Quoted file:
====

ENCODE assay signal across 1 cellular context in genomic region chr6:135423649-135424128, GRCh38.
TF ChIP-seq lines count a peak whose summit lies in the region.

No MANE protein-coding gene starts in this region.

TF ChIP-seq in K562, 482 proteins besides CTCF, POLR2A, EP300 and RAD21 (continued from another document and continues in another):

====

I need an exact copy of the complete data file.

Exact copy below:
ENCODE assay signal across 1 cellular context in genomic region chr6:135423649-135424128, GRCh38.
TF ChIP-seq lines count a peak whose summit lies in the region.

No MANE protein-coding gene starts in this region.

TF ChIP-seq in K562, 482 proteins besides CTCF, POLR2A, EP300 and RAD21 (continued from another document and continues in another):